There is no clear evidence one way or the other about green tea and breast cancer prevention. In one very large study, researchers found that drinking tea, green or any other type, was not associated with a reduced risk of breast cancer. However, when the researchers broke down the sample by age, they found that women under the age of 50 who consumed 3 or more cups of tea per day were 37% less likely to develop breast cancer compared to women who didn’t drink tea.
In a clinical study done with ovarian cancer patients in China, researchers found that women who drank at least one cup of green tea per day lived longer with the disease than those who didn’t drink green tea. In fact, those who drank the most tea, lived the longest. But other studies found no beneficial effects.
Colorectal cancer. Clinical studies on the effects of green tea on colon or rectal cancer have showed conflicting results. Some studies show decreased risk in those who drink the tea, while others show increased risk. In one study, women who drank 5 or more cups of green tea per day had a lower risk of colorectal cancer compared to non-tea-drinkers. There was no protective effect for men, however. Other studies show that drinking tea regularly may reduce the risk of colorectal cancer in women. More research is needed before researchers can recommend green tea for the prevention of colorectal cancer.
Studies in laboratory animals have found that green tea polyphenols inhibit the growth of esophageal cancer cells. However, studies in people have produced conflicting findings. For example, one large-scale population-based clinical study found that green tea offered protection against the development of esophageal cancer, particularly among women. Another population-based clinical study found just the opposite — green tea consumption was associated with an increased risk of esophageal cancer. In fact, the stronger and hotter the tea, the greater the risk. Given these conflicting results, more research is needed before scientists can recommend green tea for the prevention of esophageal cancer.
While green tea polyphenols have been shown to inhibit the growth of human lung cancer cells in test tubes, few clinical studies have looked at the link between drinking green tea and lung cancer in people. And even these studies have been conflicting. One population-based study found that Okinawan tea — similar to green tea but partially fermented — was associated with lower lung cancer risk, particularly among women. But a second clinical study found that green tea and black tea increased the risk of lung cancer. More studies are needed before researchers can draw any conclusions about green tea and lung cancer.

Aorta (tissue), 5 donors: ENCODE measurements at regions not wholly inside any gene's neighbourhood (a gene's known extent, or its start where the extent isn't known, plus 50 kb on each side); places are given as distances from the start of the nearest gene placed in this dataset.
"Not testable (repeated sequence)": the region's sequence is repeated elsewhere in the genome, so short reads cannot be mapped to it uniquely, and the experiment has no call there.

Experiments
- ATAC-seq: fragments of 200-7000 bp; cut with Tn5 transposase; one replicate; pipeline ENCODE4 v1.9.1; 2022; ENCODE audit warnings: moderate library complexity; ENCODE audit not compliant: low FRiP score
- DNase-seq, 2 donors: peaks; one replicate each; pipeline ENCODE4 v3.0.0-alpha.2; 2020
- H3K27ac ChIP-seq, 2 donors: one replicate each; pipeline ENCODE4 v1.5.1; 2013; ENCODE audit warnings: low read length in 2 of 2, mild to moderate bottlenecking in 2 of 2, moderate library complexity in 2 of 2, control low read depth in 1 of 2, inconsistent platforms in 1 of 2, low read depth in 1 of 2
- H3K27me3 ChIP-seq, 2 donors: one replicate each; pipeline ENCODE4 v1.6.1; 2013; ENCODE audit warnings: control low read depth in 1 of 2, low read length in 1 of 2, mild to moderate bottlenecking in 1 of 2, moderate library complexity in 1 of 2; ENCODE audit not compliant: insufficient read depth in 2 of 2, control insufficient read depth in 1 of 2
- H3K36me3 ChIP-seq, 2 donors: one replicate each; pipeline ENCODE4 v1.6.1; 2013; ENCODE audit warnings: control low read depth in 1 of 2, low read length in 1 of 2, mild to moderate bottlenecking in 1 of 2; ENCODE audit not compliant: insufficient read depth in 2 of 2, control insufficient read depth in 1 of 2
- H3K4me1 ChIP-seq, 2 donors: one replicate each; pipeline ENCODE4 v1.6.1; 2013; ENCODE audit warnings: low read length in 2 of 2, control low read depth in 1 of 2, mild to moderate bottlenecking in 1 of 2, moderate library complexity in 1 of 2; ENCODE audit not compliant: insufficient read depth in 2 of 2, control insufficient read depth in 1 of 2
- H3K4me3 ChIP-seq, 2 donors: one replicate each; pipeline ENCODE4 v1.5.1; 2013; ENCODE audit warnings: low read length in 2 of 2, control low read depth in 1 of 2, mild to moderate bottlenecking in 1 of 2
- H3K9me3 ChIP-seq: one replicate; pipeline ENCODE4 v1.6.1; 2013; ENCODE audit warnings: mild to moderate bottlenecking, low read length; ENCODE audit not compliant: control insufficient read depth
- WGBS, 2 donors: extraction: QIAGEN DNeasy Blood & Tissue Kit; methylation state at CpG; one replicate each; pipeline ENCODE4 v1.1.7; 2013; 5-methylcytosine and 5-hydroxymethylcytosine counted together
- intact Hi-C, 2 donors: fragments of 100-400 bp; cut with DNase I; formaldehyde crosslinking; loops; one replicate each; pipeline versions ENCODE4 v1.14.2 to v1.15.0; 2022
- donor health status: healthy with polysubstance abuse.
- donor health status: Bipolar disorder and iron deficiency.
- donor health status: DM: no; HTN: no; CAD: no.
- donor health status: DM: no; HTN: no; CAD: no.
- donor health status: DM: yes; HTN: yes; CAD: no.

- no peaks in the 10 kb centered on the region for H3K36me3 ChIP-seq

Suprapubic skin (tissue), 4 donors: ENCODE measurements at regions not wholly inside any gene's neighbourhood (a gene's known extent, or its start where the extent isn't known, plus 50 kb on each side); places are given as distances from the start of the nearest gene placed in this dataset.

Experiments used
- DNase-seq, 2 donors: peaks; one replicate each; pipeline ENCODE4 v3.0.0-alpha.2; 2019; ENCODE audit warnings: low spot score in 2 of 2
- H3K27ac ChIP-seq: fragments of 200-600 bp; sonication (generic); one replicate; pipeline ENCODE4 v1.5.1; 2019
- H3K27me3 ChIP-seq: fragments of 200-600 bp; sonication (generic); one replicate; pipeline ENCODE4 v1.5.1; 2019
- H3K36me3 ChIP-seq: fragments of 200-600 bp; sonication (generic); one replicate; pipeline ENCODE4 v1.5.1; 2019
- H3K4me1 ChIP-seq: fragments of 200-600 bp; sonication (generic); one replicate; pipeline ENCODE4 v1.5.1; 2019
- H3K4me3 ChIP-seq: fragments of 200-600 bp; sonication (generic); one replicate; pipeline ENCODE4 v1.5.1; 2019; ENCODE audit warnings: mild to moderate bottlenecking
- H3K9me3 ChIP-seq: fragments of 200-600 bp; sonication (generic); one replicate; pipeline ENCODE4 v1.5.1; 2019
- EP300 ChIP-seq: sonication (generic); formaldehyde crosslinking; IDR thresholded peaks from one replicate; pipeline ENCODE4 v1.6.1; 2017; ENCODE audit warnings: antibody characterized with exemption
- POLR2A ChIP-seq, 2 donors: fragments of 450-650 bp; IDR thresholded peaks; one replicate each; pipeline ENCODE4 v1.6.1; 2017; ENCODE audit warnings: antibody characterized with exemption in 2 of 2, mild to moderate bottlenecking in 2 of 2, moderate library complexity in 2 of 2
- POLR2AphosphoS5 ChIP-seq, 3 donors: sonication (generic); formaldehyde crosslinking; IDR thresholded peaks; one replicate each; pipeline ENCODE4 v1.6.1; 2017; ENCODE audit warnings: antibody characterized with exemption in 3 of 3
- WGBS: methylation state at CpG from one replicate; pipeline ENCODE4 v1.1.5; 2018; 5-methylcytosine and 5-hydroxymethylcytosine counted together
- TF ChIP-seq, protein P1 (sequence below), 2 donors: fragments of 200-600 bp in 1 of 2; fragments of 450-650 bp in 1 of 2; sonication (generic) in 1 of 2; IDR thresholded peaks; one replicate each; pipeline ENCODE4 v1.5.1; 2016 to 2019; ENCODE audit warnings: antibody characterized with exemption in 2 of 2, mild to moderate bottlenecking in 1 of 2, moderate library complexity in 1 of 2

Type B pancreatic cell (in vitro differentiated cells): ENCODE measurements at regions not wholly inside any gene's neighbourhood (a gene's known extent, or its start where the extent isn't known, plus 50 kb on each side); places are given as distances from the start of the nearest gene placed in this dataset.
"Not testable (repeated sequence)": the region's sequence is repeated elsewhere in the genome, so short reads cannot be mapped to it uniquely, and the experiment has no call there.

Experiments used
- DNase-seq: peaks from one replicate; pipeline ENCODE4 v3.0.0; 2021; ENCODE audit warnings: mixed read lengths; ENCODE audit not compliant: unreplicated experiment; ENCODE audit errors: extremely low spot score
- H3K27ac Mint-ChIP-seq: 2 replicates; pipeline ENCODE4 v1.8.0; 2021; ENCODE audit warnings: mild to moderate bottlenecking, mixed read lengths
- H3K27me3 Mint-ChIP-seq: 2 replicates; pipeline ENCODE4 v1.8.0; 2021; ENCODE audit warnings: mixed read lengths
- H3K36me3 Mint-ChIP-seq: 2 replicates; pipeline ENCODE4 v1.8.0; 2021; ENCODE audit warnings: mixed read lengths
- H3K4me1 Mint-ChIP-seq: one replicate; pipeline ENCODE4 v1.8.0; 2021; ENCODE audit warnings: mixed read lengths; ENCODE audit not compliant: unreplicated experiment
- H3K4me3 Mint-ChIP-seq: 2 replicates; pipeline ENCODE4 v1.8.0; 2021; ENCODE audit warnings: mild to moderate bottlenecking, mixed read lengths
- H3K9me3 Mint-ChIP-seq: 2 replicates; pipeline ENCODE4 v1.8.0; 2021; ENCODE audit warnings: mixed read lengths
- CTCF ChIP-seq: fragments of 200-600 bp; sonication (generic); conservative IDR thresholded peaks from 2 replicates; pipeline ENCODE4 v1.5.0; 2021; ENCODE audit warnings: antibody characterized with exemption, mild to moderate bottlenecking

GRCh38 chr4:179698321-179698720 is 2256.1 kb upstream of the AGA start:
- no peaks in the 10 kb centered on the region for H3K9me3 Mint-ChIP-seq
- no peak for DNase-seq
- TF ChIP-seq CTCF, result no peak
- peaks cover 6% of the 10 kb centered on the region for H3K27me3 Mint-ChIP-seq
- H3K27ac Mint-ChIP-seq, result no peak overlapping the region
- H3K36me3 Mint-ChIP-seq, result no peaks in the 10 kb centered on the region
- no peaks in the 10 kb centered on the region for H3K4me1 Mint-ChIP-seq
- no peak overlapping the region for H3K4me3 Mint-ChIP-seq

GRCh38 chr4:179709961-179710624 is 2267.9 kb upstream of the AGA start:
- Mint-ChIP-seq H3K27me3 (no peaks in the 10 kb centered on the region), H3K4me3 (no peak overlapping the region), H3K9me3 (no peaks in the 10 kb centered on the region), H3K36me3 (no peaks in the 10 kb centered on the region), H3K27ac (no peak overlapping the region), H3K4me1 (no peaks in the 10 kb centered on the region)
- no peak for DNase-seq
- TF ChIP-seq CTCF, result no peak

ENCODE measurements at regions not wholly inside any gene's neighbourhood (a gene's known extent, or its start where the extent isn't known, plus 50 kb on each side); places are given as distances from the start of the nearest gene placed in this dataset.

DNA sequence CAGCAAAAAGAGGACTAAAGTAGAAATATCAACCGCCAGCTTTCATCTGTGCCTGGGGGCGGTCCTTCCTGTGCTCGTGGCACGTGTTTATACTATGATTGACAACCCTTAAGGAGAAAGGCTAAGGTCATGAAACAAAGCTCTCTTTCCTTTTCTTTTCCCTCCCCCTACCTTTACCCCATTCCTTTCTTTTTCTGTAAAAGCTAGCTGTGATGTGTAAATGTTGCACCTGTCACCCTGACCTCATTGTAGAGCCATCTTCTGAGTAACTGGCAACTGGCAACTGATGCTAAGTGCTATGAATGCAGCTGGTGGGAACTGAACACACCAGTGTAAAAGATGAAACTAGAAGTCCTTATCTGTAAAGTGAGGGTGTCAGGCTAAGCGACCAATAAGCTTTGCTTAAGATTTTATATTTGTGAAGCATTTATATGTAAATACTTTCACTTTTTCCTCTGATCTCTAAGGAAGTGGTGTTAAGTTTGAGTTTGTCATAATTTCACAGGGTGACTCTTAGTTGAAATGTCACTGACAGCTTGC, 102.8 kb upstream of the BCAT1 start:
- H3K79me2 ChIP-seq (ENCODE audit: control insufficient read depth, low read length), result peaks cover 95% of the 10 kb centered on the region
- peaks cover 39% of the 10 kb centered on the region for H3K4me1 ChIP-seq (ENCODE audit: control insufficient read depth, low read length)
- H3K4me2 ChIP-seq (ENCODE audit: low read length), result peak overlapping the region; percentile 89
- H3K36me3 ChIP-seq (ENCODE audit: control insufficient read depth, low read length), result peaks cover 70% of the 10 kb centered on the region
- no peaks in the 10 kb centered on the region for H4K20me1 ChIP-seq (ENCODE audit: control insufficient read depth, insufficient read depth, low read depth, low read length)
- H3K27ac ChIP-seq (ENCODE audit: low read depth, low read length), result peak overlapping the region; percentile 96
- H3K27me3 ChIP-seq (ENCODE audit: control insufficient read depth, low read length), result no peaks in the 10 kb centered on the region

In one large-scale clinical study researchers compared green tea drinkers with non-drinkers and found that those who drank the most tea were less likely to develop pancreatic cancer. This was particularly true for women — those who drank the most green tea were half as likely to develop pancreatic cancer as those who drank less tea. Men who drank the most tea were 37% less likely to develop pancreatic cancer.
However, it is not clear from this population-based study whether green tea is solely responsible for lowering pancreatic cancer risk. More studies in animals and people are needed before researchers can recommend green tea for the prevention of pancreatic cancer.
Laboratory studies have found that green tea extracts prevent the growth of prostate cancer cells in test tubes. In a large clinical study in Southeast China researchers found that the risk of prostate cancer went down with increasing frequency, duration and quantity of green tea consumption. However, both green and black tea extracts also stimulated genes that cause cells to be less sensitive to chemotherapy drugs. People who are undergoing chemotherapy should ask their doctors before drinking green or black tea, or taking tea supplements.
The main polyphenol in green tea is epigallocatechin gallate (EGCG). Scientific studies suggest that EGCG and green tea polyphenols have anti-inflammatory and anticancer properties that may help prevent the development and growth of skin tumors.
Laboratory studies have found that green tea polyphenols inhibit the growth of stomach cancer cells in test tubes, but studies in people have been less conclusive. In two studies that compared green tea drinkers with non-drinkers, researchers found that people who drank tea were about half as likely to develop stomach cancer and stomach inflammation as those who did not drink green tea. However, a clinical study with more than 26,000 men and women in Japan found no association between green tea and stomach cancer risk. Some studies even suggest that green tea may increase the risk of stomach cancer.
More clinical studies are underway to see whether green tea helps reduce the risk of stomach cancer.